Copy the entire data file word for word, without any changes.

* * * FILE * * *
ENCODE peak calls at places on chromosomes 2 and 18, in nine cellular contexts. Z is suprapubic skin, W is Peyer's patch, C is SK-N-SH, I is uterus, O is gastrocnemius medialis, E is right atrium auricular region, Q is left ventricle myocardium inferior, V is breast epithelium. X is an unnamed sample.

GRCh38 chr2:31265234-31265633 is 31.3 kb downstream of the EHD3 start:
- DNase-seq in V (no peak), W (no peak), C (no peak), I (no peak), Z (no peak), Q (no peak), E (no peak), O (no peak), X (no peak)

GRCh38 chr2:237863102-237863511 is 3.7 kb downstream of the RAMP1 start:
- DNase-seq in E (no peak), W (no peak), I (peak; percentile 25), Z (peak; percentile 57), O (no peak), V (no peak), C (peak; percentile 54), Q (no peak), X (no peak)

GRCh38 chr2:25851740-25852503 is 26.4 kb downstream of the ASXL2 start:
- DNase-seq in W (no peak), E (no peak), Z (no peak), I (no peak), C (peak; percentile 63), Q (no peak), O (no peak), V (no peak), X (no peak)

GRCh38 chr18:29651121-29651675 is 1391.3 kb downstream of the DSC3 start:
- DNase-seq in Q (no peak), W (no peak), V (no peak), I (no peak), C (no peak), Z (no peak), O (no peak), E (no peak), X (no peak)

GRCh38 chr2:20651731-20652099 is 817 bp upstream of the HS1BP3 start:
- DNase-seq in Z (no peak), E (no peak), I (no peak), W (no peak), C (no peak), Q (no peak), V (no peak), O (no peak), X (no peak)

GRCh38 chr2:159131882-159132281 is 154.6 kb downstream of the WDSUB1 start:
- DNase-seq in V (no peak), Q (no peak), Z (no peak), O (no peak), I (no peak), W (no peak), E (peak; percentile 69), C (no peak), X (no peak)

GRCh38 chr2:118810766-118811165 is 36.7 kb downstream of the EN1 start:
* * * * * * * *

ENCODE peak calls at places on chromosomes 2 and 18, in nine cellular contexts. Z is suprapubic skin, W is Peyer's patch, C is SK-N-SH, I is uterus, O is gastrocnemius medialis, E is right atrium auricular region, Q is left ventricle myocardium inferior, V is breast epithelium. X is an unnamed sample.

GRCh38 chr2:31265234-31265633 is 31.3 kb downstream of the EHD3 start:
- DNase-seq in V (no peak), W (no peak), C (no peak), I (no peak), Z (no peak), Q (no peak), E (no peak), O (no peak), X (no peak)

GRCh38 chr2:237863102-237863511 is 3.7 kb downstream of the RAMP1 start:
- DNase-seq in E (no peak), W (no peak), I (peak; percentile 25), Z (peak; percentile 57), O (no peak), V (no peak), C (peak; percentile 54), Q (no peak), X (no peak)

GRCh38 chr2:25851740-25852503 is 26.4 kb downstream of the ASXL2 start:
- DNase-seq in W (no peak), E (no peak), Z (no peak), I (no peak), C (peak; percentile 63), Q (no peak), O (no peak), V (no peak), X (no peak)

GRCh38 chr18:29651121-29651675 is 1391.3 kb downstream of the DSC3 start:
- DNase-seq in Q (no peak), W (no peak), V (no peak), I (no peak), C (no peak), Z (no peak), O (no peak), E (no peak), X (no peak)

GRCh38 chr2:20651731-20652099 is 817 bp upstream of the HS1BP3 start:
- DNase-seq in Z (no peak), E (no peak), I (no peak), W (no peak), C (no peak), Q (no peak), V (no peak), O (no peak), X (no peak)

GRCh38 chr2:159131882-159132281 is 154.6 kb downstream of the WDSUB1 start:
- DNase-seq in V (no peak), Q (no peak), Z (no peak), O (no peak), I (no peak), W (no peak), E (peak; percentile 69), C (no peak), X (no peak)

GRCh38 chr2:118810766-118811165 is 36.7 kb downstream of the EN1 start: